Employee Tuition Assistance Programs: The Perks and the Catch

by
Freelance Writer

When Vincent DeFalco was applying for positions in the finance industry as a new college grad, unlike many entry-level job seekers, he wasn’t solely interested in how much vacation time was offered. Instead, one of the main benefits he sought in a potential employer was whether it provided tuition assistance.  

Tuition assistance programs, perhaps one of the most underrated job perks, provide financial support to employees who want to take college courses while they continue to work. Usually a company will pay for a portion of tuition costs, but some rare gems, like Intel and Raytheon, will cover costs entirely.

Major companies that offer tuition reimbursement:

  • Apple 
  • AT&T 
  • Bank of America 
  • Boeing 
  • Best Buy 
  • Chevron
  • Deloitte
  • Disney 
  • Ford 
  • Gap 
  • Home Depot 
  • Intel 
  • Procter & Gamble
  • Starbucks
  • UPS
  • Verizon Wireless 
  • Wells Fargo 

DeFalco ended up working for State Street, a financial services heavyweight located in Boston. The company offers $10,000 each year to employees who wish to pursue further education. For DeFalco, the generous tuition assistance program was hard to resist.

“With the competitive landscape nowadays, I felt I needed an advanced degree to be successful,” he says. “But I wouldn’t have been able to get my M.B.A. without financial help.”

These days there’s a one-in-two chance that an employer offers some form of tuition reimbursement, according to a 2014 report from the Society for Human Resource Management. Fifty-four percent offer assistance for undergraduate courses, while 50% provide support for graduate school. And their average maximum reimbursement, $4,591, is no chump change.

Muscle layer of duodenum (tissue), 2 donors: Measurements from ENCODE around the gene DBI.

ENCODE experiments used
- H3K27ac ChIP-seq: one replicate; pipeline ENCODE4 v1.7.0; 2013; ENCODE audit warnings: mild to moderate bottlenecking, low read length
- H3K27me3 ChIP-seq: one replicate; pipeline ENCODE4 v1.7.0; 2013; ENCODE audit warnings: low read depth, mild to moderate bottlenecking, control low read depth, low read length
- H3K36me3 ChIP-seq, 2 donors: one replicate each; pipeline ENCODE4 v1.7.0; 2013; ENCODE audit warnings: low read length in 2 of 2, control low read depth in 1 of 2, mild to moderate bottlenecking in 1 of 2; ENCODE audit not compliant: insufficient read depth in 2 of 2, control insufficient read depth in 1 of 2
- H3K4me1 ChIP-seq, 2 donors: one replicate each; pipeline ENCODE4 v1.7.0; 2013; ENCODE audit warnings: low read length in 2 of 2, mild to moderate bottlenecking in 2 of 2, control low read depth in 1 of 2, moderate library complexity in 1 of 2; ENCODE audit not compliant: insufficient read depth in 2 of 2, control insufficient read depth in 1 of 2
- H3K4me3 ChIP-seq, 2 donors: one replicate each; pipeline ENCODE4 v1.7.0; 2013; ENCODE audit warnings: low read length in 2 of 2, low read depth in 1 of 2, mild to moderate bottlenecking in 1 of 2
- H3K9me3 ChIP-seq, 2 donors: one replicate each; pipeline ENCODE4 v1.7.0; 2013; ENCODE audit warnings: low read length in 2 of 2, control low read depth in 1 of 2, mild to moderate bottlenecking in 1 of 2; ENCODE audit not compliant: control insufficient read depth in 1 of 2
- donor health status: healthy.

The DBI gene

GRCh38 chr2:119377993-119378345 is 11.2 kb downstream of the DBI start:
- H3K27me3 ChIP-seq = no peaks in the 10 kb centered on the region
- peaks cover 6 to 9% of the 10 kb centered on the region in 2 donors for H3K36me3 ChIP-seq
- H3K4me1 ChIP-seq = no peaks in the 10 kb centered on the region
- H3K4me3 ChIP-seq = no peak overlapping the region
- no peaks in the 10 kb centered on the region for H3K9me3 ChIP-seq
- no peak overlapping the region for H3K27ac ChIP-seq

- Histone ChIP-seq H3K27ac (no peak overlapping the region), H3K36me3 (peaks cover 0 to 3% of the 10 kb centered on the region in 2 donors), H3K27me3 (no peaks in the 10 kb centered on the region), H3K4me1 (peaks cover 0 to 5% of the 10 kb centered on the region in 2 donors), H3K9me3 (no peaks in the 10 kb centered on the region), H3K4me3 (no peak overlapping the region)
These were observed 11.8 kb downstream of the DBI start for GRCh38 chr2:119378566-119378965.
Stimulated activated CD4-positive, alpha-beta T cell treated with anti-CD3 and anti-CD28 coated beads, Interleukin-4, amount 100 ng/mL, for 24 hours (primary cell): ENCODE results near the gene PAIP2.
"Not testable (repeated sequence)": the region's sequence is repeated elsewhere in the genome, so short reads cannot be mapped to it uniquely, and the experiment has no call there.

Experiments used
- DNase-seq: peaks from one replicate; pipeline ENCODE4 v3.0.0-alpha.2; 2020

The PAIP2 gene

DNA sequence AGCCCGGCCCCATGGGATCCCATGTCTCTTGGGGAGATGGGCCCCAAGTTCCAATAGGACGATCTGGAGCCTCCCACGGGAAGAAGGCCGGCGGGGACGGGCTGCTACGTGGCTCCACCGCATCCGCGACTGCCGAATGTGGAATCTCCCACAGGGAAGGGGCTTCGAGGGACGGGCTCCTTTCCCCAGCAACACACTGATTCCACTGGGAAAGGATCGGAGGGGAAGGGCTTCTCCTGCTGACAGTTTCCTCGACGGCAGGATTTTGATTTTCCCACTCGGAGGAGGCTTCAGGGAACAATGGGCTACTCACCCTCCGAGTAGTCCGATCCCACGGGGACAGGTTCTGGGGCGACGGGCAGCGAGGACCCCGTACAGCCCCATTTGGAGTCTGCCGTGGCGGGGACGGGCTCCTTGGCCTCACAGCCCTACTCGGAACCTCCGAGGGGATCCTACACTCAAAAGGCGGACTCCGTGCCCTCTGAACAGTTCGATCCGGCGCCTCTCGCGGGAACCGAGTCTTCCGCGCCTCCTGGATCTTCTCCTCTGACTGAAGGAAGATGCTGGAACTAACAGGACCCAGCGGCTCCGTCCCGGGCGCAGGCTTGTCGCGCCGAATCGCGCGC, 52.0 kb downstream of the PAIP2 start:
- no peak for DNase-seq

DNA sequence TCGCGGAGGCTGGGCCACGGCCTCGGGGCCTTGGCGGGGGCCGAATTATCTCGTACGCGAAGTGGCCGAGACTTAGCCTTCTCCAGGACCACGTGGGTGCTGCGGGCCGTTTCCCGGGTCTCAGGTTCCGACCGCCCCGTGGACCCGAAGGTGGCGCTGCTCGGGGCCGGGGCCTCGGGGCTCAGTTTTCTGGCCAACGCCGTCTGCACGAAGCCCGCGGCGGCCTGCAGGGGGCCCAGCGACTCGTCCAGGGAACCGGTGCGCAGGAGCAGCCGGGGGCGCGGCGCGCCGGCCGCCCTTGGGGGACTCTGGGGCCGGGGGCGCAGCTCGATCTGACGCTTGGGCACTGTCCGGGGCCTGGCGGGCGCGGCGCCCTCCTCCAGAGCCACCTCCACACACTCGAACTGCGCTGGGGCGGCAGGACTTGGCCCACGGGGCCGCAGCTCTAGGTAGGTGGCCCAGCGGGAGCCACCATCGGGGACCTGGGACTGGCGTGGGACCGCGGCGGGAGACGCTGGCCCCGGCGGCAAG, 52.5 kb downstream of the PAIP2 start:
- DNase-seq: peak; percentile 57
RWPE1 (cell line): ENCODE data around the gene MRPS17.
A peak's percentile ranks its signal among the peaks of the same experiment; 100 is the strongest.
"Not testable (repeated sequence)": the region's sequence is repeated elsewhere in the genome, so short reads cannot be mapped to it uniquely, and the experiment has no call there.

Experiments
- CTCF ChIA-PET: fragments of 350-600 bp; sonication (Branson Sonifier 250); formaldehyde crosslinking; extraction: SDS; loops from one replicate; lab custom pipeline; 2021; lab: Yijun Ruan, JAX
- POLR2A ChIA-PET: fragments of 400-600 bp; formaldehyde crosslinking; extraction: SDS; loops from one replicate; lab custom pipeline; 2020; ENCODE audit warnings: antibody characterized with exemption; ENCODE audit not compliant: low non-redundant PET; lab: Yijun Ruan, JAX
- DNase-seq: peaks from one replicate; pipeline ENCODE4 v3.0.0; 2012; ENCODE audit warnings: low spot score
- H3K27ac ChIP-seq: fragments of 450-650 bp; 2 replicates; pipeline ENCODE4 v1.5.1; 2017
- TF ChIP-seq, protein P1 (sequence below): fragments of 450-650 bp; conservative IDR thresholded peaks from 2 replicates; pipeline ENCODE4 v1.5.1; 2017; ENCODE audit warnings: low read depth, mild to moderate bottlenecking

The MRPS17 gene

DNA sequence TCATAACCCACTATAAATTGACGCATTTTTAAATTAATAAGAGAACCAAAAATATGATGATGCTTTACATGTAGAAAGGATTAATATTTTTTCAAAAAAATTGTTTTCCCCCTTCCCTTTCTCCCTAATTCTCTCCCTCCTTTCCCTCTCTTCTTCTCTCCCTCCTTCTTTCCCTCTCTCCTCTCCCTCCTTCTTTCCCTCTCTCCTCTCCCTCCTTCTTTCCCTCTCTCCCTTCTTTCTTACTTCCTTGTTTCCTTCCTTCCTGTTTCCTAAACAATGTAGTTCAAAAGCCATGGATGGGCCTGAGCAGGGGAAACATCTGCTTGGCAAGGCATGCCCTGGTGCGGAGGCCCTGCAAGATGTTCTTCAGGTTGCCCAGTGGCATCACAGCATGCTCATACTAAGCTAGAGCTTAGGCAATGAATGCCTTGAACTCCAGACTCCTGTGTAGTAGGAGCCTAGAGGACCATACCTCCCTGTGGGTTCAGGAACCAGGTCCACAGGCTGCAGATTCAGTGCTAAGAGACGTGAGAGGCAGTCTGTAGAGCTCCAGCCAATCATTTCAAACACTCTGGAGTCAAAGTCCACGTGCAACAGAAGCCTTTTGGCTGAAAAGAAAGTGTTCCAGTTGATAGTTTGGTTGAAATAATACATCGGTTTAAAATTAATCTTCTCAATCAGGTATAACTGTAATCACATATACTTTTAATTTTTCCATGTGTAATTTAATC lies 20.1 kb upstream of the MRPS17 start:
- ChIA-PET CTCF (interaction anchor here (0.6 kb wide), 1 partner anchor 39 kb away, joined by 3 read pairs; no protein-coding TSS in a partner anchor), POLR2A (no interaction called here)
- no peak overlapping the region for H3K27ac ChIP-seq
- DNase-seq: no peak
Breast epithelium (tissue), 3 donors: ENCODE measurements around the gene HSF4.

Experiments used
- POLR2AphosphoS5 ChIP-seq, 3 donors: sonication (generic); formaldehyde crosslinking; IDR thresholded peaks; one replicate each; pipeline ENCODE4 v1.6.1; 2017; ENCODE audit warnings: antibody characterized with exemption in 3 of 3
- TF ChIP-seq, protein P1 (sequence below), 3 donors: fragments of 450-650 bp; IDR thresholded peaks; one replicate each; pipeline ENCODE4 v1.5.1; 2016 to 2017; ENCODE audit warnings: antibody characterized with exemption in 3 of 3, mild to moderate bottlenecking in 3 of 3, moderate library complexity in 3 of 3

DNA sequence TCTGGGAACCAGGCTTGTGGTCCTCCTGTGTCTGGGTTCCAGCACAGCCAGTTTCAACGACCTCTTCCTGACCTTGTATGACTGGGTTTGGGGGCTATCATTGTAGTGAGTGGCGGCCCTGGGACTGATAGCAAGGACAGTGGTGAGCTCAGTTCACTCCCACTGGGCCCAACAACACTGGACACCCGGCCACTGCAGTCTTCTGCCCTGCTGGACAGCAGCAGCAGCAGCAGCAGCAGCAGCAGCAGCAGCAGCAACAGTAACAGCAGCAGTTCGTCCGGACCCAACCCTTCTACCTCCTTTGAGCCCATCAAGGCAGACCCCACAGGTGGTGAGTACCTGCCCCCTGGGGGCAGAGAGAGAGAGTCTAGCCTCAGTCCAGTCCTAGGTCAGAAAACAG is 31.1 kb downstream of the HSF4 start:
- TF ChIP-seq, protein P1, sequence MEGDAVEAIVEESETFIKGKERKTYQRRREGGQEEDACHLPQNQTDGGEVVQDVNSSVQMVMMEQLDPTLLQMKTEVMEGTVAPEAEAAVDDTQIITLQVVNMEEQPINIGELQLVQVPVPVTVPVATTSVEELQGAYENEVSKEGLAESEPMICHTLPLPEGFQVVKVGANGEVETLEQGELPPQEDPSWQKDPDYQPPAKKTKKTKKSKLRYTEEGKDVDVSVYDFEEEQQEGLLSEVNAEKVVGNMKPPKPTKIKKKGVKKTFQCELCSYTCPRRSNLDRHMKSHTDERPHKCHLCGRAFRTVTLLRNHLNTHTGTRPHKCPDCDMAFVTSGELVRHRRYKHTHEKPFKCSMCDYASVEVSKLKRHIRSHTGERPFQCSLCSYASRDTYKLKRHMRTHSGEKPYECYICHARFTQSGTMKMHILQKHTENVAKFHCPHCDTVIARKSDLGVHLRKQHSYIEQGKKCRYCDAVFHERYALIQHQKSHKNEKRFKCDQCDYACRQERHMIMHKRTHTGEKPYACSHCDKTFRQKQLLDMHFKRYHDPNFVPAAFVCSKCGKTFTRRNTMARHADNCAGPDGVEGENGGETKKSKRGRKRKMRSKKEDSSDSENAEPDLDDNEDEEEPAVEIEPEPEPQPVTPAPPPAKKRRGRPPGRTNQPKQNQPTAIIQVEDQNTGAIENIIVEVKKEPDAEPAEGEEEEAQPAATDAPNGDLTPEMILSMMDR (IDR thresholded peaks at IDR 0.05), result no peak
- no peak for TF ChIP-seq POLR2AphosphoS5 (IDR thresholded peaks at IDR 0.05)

Tuition assistance is a win-win for employees and employers, helping employers attract top talent and retain employees long-term. Meanwhile, such programs enable employees to advance their skills without pausing their career—or their paycheck—and to avoid the cumbersome debt typically associated with higher education.

Better still, even though employees essentially receive a paycheck for going to school, they don’t have to pay income tax on educational assistance in any amount up to $5,250 each year.

The catch

If you want to continue your education, cashing in on your company’s tuition assistance may sound like a no-brainer opportunity, but there are caveats.

Many employers require a certain grade average, such as a B or higher, in order to receive reimbursement. In addition, an employer may require the employee to stay at the company for a set amount of years after completing his or her degree. Hoping to pursue your dream of studying eighteenth century Chinese literature? Think again. Some companies require course work to be specifically related to their field. It’s also important to know that, prior to reimbursement, employees typically must pay tuition bills and associated costs up front.

To find out whether a current or potential employer offers tuition assistance, contact human resources, which generally administer such programs. But before jumping headlong into an astrophysics Ph.D. degree program with your company footing the bill, thoroughly examine the program policies and expectations.

Some questions to ask about tuition assistance programs include:

  • What kind of courses and programs are eligible?
  • Are expenses like books, travel, or other associated items covered?
  • How will I be reimbursed and when?
  • Is there a GPA requirement?
  • What happens if I fail a class or drop out?
  • What happens if I leave the company, whether by choice, a firing, or a layoff?
  • Am I required to stay with the company for a set amount of time after graduating?
  • Do I need to graduate within a certain time period?

Even with the most generous tuition assistance program, holding down a full-time job and going to school at night and on weekends is not for the faint of heart. But if you are able to juggle the demands, in today’s competitive job market, it’s unwise not to take advantage of an opportunity to pursue further education and keep working.

 “I think you would have to be crazy not to take advantage of tuition reimbursement,” says DeFalco. “It's given me more opportunities career-wise and was a great experience overall. I learned a ton of relevant information and gained valuable skills that have made me a much more well-rounded person, both inside and outside of the office.”

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